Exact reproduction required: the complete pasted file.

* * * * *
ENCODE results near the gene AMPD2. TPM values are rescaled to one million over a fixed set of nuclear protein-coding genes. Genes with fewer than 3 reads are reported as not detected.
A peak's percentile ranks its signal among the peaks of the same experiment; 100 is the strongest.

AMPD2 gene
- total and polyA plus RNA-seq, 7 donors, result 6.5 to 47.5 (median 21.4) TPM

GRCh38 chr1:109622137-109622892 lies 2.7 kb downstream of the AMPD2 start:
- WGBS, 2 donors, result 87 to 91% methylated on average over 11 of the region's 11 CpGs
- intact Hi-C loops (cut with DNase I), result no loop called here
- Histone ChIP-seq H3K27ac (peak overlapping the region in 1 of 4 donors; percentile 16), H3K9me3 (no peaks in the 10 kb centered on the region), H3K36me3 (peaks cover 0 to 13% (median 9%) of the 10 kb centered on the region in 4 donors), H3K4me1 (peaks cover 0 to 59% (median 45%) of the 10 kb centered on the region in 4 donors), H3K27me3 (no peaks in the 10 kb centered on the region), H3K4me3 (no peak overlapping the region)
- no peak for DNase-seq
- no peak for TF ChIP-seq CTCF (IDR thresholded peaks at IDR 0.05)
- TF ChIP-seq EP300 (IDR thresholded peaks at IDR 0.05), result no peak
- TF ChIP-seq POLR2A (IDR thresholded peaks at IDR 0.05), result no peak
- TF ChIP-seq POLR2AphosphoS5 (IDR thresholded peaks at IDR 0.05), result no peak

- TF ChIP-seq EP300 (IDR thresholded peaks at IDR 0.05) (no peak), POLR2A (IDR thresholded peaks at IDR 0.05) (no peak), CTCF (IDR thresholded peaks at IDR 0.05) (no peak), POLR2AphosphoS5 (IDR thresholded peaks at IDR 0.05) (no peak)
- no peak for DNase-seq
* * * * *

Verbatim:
ENCODE results near the gene AMPD2. TPM values are rescaled to one million over a fixed set of nuclear protein-coding genes. Genes with fewer than 3 reads are reported as not detected.
A peak's percentile ranks its signal among the peaks of the same experiment; 100 is the strongest.

AMPD2 gene
- total and polyA plus RNA-seq, 7 donors, result 6.5 to 47.5 (median 21.4) TPM

GRCh38 chr1:109622137-109622892 lies 2.7 kb downstream of the AMPD2 start:
- WGBS, 2 donors, result 87 to 91% methylated on average over 11 of the region's 11 CpGs
- intact Hi-C loops (cut with DNase I), result no loop called here
- Histone ChIP-seq H3K27ac (peak overlapping the region in 1 of 4 donors; percentile 16), H3K9me3 (no peaks in the 10 kb centered on the region), H3K36me3 (peaks cover 0 to 13% (median 9%) of the 10 kb centered on the region in 4 donors), H3K4me1 (peaks cover 0 to 59% (median 45%) of the 10 kb centered on the region in 4 donors), H3K27me3 (no peaks in the 10 kb centered on the region), H3K4me3 (no peak overlapping the region)
- no peak for DNase-seq
- no peak for TF ChIP-seq CTCF (IDR thresholded peaks at IDR 0.05)
- TF ChIP-seq EP300 (IDR thresholded peaks at IDR 0.05), result no peak
- TF ChIP-seq POLR2A (IDR thresholded peaks at IDR 0.05), result no peak
- TF ChIP-seq POLR2AphosphoS5 (IDR thresholded peaks at IDR 0.05), result no peak

- TF ChIP-seq EP300 (IDR thresholded peaks at IDR 0.05) (no peak), POLR2A (IDR thresholded peaks at IDR 0.05) (no peak), CTCF (IDR thresholded peaks at IDR 0.05) (no peak), POLR2AphosphoS5 (IDR thresholded peaks at IDR 0.05) (no peak)
- no peak for DNase-seq